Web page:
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we simply multiply this by a vector,
1 alpha,
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and we want to calculate when
multiplying this vector times this matrix
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will give us a vector
that has exactly the same ratios.
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This will be an eigenvector of this -
of the matrix W times M.
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In order... for it to stay
at the same ratio,
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the ratio between this and this
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has to be like the ratio
between 1 and alpha.
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Therefore, mu plus alpha divided by 1
minus mu times w
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has to be equal to alpha.
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We can simply do a bit of algebra
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and then we get that alpha
has to be equal to mu
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divided by w times 1 minus mu
minus 1.
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So, in order for alpha to be positive
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in order for there to be an eigenvalue
where both types can be represented,
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or both type 1 and type 2 are present,
this needs to be positive.
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For this to be positive,
the denominator needs to be positive,
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which means that w times 1 minus mu
has to be bigger than 1.
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Another way to write it
is to write w as 1 plus s
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where s is the growth rate beyond 1.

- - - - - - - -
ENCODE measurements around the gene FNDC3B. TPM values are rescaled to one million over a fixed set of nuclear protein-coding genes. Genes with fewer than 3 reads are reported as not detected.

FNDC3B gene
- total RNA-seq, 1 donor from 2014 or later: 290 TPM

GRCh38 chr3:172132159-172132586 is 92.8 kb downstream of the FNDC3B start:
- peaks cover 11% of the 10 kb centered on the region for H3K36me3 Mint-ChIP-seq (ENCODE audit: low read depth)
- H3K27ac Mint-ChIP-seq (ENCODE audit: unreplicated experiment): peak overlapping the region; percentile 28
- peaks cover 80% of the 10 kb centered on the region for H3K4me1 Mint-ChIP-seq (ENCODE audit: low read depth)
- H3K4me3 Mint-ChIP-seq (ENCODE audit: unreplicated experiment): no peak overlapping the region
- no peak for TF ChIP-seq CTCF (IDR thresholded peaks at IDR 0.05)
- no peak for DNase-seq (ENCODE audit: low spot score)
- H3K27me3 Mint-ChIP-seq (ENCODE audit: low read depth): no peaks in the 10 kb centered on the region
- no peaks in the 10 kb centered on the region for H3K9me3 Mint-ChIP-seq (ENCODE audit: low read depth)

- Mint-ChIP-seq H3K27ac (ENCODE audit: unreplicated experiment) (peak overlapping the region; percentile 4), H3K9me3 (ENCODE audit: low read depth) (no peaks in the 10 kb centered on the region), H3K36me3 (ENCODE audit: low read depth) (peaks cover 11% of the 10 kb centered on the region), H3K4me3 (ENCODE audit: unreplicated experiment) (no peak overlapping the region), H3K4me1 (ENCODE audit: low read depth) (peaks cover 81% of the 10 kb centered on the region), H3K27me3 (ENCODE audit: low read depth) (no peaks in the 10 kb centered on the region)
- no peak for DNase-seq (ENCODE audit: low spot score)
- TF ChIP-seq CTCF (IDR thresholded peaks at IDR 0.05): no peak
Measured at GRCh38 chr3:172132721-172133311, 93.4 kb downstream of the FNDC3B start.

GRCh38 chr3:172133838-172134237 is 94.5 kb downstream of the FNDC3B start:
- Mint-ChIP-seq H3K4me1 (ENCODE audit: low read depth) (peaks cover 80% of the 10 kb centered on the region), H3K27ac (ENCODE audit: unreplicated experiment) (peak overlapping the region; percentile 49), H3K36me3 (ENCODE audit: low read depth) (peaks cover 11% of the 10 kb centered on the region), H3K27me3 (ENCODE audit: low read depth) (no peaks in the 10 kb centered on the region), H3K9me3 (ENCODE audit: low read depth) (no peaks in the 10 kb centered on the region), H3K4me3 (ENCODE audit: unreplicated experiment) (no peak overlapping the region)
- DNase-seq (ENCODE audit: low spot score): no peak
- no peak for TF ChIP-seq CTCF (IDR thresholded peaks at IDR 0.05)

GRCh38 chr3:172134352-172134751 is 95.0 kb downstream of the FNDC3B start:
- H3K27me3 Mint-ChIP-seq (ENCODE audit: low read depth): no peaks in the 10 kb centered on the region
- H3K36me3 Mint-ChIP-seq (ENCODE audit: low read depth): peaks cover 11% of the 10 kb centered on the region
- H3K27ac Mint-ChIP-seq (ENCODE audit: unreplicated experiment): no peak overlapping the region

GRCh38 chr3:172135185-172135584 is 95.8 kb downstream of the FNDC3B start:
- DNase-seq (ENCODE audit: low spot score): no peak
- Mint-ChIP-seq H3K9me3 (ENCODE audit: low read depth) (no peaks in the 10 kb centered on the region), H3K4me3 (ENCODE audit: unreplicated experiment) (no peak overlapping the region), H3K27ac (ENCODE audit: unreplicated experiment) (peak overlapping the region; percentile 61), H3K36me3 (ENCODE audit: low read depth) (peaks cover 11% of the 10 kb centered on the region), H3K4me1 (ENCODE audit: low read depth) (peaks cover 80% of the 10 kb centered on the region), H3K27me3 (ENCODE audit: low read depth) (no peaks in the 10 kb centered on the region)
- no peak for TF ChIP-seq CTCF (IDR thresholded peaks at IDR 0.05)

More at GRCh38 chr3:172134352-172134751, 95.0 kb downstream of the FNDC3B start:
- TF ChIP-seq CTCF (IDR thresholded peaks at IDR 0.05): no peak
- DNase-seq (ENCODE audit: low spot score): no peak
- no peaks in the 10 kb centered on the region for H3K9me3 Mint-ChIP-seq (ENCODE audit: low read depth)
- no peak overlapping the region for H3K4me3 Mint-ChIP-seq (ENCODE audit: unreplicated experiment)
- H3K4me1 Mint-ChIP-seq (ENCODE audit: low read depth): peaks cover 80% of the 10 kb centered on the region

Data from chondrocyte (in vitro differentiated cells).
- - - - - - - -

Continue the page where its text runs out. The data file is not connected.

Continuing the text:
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And then, we need to have 1 plus s
times 1 minus mu is bigger than 1,
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which means that for small s
and small mu,
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s has to be approximately
bigger than mu.
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So, the error threshold happens
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when the growth rate is bigger than
the mutation rate
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or when the mutation rate is low enough.
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Let's switch now to a representation
of the error catastrophe
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as it was originally introduced
by Manfred Eigen and Peter Schuster
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where they looked at...
instead of just looking at two types,
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they looked at the genome of length L,
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which means that they had four
to the L types.
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And, I assume for simplicity
that there is one optimal sequence:
239
00:14:17,000 --> 00:14:19,540
A-A-G-C and so on.
240
00:14:20,560 --> 00:14:22,570
But, I would like to be able to talk about
241
00:14:22,720 --> 00:14:25,620
just a binary sequence
instead of four bases.
242
00:14:25,820 --> 00:14:27,900
So, let's look at the binary genome
243
00:14:28,080 --> 00:14:31,240
in which 1 means that the sequence
is identical to the optimum
244
00:14:31,380 --> 00:14:33,900
and zero means that it's different
from the optimum.
245
00:14:34,520 --> 00:14:38,160
Let's look at the per site mutation rate
instead of a global rate.
246
00:14:38,340 --> 00:14:41,560
So, nu is now the mutation rate per site.
247
00:14:41,820 --> 00:14:44,400
And, just for simplicity,
I assume it's the same
248
00:14:44,560 --> 00:14:47,040
to go from optimum to non-optimum
and back.
249
00:14:47,740 --> 00:14:50,240
So, now we look just at ones and zeros,
250
00:14:50,380 --> 00:14:52,100
and... we assume
251
00:14:52,260 --> 00:14:54,430
that there's just one mutation
per time step.
252
00:14:54,430 --> 00:14:56,780
So, nu is low enough in L
versus L
253
00:14:56,940 --> 00:15:00,260
so that there's only one... mutation
per time step.
254
00:15:00,640 --> 00:15:02,980
We'll call i the number of zeros,
255
00:15:03,140 --> 00:15:04,760
and we'll simply look at the types
256
00:15:04,920 --> 00:15:07,980
as the number of zeros
that... we have in the sequence.
257
00:15:08,900 --> 00:15:13,480
So, i represents number of zeros;
L minus i the number of ones.
258
00:15:13,760 --> 00:15:18,680
Now we can calculate the probability
to go from i zeros to i plus 1.
259
00:15:18,840 --> 00:15:21,460
In order for that to happen,
a mutation needs to happen,
260
00:15:21,460 --> 00:15:23,260
so it's L times nu.
261
00:15:23,440 --> 00:15:27,700
And then, the mutation needs to hit a 1
and mutate it into a 0.
262
00:15:27,880 --> 00:15:31,440
So, it's L minus i times L...
times L nu,
263
00:15:31,600 --> 00:15:33,880
which gives us simply